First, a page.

What are you most proud of?
I’m most proud of my very stern work ethic. You have 80- to 90-hour weeks. There are days it’s going to be tough where it’s 125 degrees in the kitchen in June, July and August. After a rain, it’s 100 percent humidity. Sometimes you have a lot more unglorified days than you do glorified.
If Chef Izaak Winter’s grandmother had had a better cable TV package, he might not be where he is today.
“I was maybe eight or nine, and I used to spend summers at Grandma and Grandpa’s house,” he says. “Food Network had just come out, and my grandma was obsessed with Emeril Lagasse. I didn’t care for him all that much; I thought he was kind of corny. But I loved Iron Chef; I was just fascinated by it.”
Winter came home after a month of watching cooking shows and told his mother he’d found his calling.
“My mom, bless her heart, is not a great cook, but she helped foster my willingness to learn how to cook,” he says. “First thing she taught me how to make was biscuits and gravy, and that is where it started. Every Sunday, I made biscuits and gravy.”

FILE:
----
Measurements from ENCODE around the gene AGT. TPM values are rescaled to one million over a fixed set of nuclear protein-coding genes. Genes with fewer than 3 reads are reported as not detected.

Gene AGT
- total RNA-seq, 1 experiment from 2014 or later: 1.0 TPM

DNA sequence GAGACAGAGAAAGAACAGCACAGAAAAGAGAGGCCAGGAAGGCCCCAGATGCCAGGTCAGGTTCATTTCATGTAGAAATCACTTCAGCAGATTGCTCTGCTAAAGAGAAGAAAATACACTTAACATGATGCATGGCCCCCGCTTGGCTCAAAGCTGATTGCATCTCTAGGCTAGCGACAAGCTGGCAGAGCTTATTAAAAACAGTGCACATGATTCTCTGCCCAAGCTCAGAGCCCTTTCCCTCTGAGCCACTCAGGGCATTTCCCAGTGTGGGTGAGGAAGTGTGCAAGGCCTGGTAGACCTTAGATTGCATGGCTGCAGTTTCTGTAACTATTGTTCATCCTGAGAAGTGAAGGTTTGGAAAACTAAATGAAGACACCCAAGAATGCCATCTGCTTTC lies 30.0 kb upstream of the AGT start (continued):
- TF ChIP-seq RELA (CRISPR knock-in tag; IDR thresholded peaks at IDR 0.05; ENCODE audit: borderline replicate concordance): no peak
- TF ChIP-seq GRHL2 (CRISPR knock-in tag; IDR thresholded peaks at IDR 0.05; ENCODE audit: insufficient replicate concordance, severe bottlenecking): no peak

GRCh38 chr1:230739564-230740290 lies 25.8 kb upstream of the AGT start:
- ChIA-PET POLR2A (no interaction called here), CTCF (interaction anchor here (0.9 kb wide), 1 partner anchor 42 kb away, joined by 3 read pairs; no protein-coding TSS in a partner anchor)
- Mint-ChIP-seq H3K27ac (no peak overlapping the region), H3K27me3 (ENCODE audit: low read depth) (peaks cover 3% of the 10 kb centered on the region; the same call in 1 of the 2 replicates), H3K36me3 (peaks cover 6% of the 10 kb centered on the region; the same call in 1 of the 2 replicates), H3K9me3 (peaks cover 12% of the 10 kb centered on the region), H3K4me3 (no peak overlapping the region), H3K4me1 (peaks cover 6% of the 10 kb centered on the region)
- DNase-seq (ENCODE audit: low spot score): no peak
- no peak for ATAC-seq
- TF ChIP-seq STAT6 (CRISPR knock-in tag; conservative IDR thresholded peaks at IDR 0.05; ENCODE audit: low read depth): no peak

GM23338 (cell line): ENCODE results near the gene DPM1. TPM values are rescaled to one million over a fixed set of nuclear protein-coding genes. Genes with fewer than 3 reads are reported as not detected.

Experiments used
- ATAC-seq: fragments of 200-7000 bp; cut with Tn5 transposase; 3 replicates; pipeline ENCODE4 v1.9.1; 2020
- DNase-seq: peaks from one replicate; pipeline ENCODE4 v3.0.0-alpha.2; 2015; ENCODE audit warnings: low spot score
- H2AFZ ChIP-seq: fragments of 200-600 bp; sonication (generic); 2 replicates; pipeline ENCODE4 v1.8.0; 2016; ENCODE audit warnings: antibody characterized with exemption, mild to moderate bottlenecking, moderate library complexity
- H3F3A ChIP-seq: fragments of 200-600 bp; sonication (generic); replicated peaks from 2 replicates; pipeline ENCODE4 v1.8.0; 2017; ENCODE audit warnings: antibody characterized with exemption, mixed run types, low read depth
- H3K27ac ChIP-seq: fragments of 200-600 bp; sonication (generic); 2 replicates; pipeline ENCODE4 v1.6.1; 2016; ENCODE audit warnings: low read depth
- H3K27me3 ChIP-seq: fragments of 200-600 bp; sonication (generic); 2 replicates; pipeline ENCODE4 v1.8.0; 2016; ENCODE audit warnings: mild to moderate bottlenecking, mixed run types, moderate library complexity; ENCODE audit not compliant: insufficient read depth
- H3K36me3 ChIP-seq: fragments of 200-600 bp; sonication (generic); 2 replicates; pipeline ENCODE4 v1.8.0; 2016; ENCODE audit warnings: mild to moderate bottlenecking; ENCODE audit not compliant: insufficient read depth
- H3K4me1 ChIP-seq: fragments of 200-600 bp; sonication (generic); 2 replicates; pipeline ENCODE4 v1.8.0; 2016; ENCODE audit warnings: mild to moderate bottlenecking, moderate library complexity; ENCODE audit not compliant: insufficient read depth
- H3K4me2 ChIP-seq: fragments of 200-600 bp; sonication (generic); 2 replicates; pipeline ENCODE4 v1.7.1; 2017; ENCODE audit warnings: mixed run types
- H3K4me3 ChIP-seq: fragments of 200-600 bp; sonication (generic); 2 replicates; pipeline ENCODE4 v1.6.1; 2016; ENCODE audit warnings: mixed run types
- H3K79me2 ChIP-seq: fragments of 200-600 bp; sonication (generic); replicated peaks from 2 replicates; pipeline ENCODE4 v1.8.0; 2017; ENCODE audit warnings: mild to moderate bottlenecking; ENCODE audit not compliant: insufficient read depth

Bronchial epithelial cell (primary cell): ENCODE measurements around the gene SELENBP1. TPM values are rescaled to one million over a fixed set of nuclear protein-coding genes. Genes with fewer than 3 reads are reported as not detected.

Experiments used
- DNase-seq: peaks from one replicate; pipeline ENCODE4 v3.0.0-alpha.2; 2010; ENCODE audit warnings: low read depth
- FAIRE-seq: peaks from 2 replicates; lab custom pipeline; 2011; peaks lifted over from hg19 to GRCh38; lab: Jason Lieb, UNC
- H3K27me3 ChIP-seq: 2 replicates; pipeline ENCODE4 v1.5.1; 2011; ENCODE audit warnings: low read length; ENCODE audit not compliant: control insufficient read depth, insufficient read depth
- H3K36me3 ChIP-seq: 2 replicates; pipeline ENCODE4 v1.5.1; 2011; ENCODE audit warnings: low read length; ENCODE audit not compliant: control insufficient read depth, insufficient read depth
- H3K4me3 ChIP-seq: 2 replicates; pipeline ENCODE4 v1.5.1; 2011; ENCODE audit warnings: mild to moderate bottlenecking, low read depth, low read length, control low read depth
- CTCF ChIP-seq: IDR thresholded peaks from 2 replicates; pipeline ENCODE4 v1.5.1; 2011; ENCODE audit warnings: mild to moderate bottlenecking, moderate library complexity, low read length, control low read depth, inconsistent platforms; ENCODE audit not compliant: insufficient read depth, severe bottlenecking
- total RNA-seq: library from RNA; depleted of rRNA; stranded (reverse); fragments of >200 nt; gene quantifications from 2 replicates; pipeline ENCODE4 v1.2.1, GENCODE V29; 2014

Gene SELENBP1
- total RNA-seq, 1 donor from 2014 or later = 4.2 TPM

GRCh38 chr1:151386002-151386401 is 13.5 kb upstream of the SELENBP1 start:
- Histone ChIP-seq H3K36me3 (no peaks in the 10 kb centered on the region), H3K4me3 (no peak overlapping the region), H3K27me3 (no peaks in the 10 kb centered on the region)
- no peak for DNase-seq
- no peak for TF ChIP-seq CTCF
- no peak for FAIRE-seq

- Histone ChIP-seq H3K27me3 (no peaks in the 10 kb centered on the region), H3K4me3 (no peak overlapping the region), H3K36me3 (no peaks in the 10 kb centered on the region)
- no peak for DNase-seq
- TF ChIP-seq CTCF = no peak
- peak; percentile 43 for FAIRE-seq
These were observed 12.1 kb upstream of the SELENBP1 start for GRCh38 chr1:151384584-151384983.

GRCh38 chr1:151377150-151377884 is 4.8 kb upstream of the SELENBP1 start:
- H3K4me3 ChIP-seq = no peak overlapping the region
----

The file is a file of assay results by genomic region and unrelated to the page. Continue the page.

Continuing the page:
That humble dish led to more elaborate recipes culled from his week’s Food Network viewing (“Some of those dinners weren’t very good,” he concedes) and his first job in the industry at age 15 as a fry cook at the local Dairy Queen. It wasn’t sophisticated fare, but it fed his ambition to cook for a living.
While completing his culinary training at the Kansas City Art Institute, he landed a gig at Yaya’s there and the restaurant has been integral to his career ever since. He came to Little Rock’s location as Executive Chef in 2016.
“Moving here, I had this idea in my head, ‘They’re just gonna put gravy on everything.’ But it’s not like that at all,” he says. “I have pushed the envelope a couple of times where it was a big swing and miss, but overall, our guests are OK with eating something outside their comfort zone. You just have to communicate it to them in a way that makes it familiar.”
KEY INGREDIENTS WITH CHEF IZAAK WINTER
Do you have anything in the kitchen that borders on superstition?
I have to have my towels folded a certain way, and they have to be perfectly stacked. I don’t know why. Also, I have to have my container of spoons of various sizes for plating. Have to have a pan of plastic spoons for tasting a lot of stuff.
Biggest influence in your career?
A British chef I worked under, Martin Woods. He’s got that Gordon Ramsay-esque attitude about things. He ran a militant-style kitchen, and he was tough to work for. But I could take it because I grew up wrestling, and I wrestled in college, so I was used to being coached and pushed really hard. It translated really well to my training in the kitchen.